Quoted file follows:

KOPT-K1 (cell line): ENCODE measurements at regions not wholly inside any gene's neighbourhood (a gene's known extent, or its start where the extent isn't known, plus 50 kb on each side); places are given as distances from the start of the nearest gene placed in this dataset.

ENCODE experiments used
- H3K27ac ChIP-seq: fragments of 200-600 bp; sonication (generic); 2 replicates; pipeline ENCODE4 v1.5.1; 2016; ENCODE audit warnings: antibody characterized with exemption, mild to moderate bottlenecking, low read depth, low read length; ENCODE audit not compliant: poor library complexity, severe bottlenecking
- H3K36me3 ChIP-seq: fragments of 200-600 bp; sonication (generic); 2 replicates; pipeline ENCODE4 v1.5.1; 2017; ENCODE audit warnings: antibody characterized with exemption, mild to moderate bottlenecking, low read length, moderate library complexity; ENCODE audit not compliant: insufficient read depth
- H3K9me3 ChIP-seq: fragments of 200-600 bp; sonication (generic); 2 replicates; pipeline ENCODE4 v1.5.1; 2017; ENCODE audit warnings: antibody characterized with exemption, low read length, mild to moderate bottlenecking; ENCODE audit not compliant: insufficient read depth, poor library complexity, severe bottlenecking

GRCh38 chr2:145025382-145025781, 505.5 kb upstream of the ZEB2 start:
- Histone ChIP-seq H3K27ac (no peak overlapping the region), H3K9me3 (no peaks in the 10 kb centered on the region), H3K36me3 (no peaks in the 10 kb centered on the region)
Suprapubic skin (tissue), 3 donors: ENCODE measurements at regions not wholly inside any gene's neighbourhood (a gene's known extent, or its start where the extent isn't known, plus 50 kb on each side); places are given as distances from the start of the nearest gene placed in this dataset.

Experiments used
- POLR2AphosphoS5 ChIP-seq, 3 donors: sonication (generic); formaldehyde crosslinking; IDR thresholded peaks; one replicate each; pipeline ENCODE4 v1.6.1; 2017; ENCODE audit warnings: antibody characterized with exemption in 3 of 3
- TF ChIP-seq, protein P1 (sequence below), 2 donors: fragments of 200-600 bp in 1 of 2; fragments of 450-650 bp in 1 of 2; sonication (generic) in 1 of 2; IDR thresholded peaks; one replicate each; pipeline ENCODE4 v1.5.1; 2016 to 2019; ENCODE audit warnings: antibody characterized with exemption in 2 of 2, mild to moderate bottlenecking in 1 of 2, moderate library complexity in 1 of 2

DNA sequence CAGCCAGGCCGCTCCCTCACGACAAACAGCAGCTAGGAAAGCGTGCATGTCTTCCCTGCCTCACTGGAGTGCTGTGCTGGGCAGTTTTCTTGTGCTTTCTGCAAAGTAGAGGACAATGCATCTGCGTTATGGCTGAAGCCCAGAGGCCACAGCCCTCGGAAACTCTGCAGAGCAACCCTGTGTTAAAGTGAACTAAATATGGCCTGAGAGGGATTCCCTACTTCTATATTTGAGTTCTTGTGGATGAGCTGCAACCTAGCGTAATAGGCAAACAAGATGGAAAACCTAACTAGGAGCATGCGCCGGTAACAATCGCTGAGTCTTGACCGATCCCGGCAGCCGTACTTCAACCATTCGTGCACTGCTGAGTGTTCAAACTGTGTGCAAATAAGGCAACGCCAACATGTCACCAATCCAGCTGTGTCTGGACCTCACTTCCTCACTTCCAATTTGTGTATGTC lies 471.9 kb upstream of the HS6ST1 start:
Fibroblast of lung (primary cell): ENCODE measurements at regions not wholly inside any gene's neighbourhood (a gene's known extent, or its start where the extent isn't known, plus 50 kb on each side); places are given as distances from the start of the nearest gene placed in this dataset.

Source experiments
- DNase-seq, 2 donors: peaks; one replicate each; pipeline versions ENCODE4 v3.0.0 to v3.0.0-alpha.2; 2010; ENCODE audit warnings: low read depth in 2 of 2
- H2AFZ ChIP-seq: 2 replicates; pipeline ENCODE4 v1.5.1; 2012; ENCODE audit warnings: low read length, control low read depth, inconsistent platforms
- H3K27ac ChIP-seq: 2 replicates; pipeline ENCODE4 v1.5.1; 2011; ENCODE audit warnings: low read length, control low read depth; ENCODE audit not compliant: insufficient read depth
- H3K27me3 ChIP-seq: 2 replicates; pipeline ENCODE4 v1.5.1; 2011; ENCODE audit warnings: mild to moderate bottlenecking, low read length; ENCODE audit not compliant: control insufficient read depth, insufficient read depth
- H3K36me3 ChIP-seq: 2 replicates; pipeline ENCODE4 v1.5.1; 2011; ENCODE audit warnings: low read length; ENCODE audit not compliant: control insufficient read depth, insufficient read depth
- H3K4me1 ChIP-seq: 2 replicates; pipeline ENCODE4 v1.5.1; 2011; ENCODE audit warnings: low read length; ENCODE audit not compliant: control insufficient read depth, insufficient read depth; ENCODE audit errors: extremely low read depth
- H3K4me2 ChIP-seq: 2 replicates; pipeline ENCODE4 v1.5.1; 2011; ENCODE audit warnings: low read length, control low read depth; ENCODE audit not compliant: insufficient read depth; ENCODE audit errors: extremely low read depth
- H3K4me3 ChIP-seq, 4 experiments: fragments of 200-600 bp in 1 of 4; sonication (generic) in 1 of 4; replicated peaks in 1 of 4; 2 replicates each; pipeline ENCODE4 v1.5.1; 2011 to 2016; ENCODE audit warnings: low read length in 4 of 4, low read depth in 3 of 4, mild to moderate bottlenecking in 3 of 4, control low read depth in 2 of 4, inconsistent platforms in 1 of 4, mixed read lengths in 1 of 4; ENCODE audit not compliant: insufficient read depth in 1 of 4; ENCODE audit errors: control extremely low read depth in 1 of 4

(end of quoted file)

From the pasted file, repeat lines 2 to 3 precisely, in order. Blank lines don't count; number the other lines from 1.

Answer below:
ENCODE experiments used
- H3K27ac ChIP-seq: fragments of 200-600 bp; sonication (generic); 2 replicates; pipeline ENCODE4 v1.5.1; 2016; ENCODE audit warnings: antibody characterized with exemption, mild to moderate bottlenecking, low read depth, low read length; ENCODE audit not compliant: poor library complexity, severe bottlenecking